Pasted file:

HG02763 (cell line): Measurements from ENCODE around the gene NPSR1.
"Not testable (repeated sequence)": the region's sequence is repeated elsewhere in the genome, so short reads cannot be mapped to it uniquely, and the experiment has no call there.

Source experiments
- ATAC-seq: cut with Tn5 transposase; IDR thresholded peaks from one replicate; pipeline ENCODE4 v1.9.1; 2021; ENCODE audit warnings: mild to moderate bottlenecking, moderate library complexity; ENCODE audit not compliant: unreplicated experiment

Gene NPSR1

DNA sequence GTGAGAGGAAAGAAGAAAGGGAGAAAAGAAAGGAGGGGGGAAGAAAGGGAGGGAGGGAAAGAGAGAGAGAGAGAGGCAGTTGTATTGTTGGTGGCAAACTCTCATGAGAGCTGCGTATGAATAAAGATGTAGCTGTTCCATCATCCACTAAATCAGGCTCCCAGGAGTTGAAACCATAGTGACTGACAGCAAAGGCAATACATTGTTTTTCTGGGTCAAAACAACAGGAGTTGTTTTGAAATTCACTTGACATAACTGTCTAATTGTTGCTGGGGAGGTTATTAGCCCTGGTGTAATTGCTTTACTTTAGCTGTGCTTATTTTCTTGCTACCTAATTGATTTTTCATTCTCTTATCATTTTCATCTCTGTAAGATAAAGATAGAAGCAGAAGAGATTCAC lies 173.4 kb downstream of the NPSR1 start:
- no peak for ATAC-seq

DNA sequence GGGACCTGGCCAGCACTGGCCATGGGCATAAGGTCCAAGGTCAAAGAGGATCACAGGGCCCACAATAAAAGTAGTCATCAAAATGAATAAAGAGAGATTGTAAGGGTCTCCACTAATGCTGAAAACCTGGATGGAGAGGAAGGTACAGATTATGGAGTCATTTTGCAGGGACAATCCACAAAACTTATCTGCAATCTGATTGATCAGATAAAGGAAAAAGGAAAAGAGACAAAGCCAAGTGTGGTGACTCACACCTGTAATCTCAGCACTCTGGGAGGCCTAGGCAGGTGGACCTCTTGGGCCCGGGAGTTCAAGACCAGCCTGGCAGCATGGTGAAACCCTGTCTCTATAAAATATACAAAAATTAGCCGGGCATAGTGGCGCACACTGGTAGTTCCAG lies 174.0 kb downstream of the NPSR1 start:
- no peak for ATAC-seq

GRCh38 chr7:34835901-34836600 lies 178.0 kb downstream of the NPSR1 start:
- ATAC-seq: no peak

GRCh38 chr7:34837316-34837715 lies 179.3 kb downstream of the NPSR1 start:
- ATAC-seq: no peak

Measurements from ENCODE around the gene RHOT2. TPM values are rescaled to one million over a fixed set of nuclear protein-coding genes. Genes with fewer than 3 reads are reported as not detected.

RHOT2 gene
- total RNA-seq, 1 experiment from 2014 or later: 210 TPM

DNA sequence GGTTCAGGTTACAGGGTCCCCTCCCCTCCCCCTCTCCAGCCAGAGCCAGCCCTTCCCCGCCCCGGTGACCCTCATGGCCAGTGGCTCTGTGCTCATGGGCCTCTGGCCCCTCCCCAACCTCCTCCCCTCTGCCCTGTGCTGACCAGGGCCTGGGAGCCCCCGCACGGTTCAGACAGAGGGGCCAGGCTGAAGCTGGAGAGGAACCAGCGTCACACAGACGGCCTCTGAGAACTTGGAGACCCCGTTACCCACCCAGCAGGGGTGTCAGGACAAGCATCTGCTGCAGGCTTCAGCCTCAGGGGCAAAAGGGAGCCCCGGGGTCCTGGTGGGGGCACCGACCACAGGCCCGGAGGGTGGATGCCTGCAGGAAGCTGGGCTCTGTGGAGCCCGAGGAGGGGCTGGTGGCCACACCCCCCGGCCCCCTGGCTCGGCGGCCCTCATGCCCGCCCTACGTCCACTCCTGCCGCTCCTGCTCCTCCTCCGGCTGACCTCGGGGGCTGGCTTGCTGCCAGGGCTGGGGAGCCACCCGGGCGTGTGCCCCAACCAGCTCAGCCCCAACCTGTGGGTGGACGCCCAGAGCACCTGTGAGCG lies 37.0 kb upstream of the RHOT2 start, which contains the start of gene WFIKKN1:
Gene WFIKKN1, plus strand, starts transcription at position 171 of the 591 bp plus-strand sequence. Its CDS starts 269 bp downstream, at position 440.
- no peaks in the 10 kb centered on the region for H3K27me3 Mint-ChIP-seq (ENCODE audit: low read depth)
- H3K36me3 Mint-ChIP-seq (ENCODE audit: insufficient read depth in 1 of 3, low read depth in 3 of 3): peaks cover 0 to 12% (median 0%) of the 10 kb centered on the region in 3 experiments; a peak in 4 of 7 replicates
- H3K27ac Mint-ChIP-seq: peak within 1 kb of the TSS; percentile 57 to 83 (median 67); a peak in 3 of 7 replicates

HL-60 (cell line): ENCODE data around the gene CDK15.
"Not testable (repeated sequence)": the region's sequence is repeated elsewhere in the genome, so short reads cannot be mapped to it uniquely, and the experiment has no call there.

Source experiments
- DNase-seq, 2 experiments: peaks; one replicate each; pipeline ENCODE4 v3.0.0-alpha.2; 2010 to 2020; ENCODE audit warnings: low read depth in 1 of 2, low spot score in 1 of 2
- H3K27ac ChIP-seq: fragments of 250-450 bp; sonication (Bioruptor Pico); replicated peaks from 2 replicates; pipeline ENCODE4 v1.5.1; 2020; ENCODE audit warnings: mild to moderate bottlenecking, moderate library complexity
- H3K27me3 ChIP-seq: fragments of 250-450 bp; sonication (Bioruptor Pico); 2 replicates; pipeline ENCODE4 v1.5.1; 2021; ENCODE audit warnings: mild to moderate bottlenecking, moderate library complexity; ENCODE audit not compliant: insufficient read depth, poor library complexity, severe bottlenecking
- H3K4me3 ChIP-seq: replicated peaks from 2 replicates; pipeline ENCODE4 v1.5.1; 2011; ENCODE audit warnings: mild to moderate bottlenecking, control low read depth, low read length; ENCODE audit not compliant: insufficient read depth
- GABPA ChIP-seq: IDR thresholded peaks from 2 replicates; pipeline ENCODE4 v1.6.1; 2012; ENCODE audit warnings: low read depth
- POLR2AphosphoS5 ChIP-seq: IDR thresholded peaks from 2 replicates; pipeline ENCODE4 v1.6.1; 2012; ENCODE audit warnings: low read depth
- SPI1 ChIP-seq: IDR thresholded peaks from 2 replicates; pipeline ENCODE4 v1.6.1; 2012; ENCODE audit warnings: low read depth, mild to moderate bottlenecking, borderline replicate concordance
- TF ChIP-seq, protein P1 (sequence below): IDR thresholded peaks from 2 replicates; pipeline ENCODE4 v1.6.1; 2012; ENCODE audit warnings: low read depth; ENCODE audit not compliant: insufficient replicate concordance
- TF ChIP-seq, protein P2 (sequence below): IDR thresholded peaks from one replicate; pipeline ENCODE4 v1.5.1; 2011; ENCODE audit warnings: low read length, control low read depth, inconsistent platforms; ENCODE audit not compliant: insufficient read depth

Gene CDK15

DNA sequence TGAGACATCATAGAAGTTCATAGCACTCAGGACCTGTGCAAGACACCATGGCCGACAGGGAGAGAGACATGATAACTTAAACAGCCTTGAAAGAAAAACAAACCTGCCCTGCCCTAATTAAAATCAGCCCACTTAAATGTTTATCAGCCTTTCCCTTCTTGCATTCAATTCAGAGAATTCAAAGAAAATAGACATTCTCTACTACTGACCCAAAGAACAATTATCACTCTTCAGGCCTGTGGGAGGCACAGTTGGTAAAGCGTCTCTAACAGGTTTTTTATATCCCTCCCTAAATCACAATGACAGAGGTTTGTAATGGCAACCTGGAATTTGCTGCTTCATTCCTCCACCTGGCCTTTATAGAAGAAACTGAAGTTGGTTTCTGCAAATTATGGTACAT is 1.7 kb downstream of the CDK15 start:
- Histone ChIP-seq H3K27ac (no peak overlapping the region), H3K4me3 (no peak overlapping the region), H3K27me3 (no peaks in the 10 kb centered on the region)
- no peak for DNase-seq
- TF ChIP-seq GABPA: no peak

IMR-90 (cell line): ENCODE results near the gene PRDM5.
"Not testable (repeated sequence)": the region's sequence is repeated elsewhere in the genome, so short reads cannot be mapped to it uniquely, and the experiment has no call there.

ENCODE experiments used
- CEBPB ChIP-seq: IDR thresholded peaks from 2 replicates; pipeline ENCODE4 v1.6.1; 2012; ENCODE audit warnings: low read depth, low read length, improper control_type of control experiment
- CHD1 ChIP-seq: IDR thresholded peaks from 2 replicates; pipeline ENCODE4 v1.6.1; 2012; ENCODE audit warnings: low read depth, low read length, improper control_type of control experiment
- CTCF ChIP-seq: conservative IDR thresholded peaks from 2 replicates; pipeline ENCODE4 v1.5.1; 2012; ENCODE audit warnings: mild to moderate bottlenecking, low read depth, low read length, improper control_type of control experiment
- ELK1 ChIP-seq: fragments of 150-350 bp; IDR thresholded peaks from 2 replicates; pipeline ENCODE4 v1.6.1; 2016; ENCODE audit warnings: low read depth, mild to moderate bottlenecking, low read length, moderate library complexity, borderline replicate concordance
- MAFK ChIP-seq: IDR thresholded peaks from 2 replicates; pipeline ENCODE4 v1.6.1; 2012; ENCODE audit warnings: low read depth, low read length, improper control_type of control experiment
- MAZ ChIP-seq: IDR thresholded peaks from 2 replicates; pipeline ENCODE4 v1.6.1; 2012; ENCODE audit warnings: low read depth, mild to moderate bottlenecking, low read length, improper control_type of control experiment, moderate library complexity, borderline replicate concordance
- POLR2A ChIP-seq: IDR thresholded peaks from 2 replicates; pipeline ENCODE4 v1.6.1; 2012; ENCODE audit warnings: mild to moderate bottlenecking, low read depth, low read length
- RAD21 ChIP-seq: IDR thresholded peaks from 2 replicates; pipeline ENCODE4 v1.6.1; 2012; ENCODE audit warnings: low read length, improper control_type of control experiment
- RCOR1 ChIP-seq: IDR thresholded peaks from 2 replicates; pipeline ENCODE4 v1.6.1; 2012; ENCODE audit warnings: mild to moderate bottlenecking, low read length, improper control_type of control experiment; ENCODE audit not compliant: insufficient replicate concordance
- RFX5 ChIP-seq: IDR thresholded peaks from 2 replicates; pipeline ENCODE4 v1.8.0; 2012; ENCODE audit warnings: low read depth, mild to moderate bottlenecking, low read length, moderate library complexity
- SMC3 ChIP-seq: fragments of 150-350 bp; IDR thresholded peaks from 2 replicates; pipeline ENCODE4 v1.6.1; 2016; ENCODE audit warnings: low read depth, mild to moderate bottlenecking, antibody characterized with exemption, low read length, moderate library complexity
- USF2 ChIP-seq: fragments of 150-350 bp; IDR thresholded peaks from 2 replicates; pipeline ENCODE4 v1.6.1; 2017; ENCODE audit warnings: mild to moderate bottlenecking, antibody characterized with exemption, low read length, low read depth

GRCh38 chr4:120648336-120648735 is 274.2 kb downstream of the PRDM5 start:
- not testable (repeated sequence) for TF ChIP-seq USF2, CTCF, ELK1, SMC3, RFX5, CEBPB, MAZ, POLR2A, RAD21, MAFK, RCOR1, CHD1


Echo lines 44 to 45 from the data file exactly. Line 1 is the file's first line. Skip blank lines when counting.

- CTCF ChIP-seq: conservative IDR thresholded peaks from 2 replicates; pipeline ENCODE4 v1.5.1; 2012; ENCODE audit warnings: mild to moderate bottlenecking, low read depth, low read length, improper control_type of control experiment
- ELK1 ChIP-seq: fragments of 150-350 bp; IDR thresholded peaks from 2 replicates; pipeline ENCODE4 v1.6.1; 2016; ENCODE audit warnings: low read depth, mild to moderate bottlenecking, low read length, moderate library complexity, borderline replicate concordance